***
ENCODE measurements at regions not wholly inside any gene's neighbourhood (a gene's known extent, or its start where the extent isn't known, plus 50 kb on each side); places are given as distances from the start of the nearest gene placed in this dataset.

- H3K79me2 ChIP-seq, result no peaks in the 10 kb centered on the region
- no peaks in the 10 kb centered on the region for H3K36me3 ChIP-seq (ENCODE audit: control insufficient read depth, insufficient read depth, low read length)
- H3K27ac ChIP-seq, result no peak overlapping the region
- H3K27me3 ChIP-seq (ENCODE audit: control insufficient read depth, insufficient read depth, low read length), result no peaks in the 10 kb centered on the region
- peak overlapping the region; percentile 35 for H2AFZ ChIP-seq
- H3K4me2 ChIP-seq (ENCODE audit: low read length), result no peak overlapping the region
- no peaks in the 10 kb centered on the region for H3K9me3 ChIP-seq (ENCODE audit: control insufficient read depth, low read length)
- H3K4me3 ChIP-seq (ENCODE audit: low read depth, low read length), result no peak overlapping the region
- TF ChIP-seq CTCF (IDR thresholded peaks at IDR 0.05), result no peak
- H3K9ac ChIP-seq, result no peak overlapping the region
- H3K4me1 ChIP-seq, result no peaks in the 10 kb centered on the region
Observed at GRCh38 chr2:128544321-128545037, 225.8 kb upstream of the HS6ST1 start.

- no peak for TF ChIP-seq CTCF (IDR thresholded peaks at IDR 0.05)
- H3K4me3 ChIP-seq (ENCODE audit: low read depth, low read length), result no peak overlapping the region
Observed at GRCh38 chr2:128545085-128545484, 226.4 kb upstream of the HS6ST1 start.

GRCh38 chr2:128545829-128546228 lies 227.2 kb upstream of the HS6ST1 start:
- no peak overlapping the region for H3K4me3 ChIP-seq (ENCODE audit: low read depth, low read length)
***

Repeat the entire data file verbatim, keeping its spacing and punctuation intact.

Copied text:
ENCODE measurements at regions not wholly inside any gene's neighbourhood (a gene's known extent, or its start where the extent isn't known, plus 50 kb on each side); places are given as distances from the start of the nearest gene placed in this dataset.

- H3K79me2 ChIP-seq, result no peaks in the 10 kb centered on the region
- no peaks in the 10 kb centered on the region for H3K36me3 ChIP-seq (ENCODE audit: control insufficient read depth, insufficient read depth, low read length)
- H3K27ac ChIP-seq, result no peak overlapping the region
- H3K27me3 ChIP-seq (ENCODE audit: control insufficient read depth, insufficient read depth, low read length), result no peaks in the 10 kb centered on the region
- peak overlapping the region; percentile 35 for H2AFZ ChIP-seq
- H3K4me2 ChIP-seq (ENCODE audit: low read length), result no peak overlapping the region
- no peaks in the 10 kb centered on the region for H3K9me3 ChIP-seq (ENCODE audit: control insufficient read depth, low read length)
- H3K4me3 ChIP-seq (ENCODE audit: low read depth, low read length), result no peak overlapping the region
- TF ChIP-seq CTCF (IDR thresholded peaks at IDR 0.05), result no peak
- H3K9ac ChIP-seq, result no peak overlapping the region
- H3K4me1 ChIP-seq, result no peaks in the 10 kb centered on the region
Observed at GRCh38 chr2:128544321-128545037, 225.8 kb upstream of the HS6ST1 start.

- no peak for TF ChIP-seq CTCF (IDR thresholded peaks at IDR 0.05)
- H3K4me3 ChIP-seq (ENCODE audit: low read depth, low read length), result no peak overlapping the region
Observed at GRCh38 chr2:128545085-128545484, 226.4 kb upstream of the HS6ST1 start.

GRCh38 chr2:128545829-128546228 lies 227.2 kb upstream of the HS6ST1 start:
- no peak overlapping the region for H3K4me3 ChIP-seq (ENCODE audit: low read depth, low read length)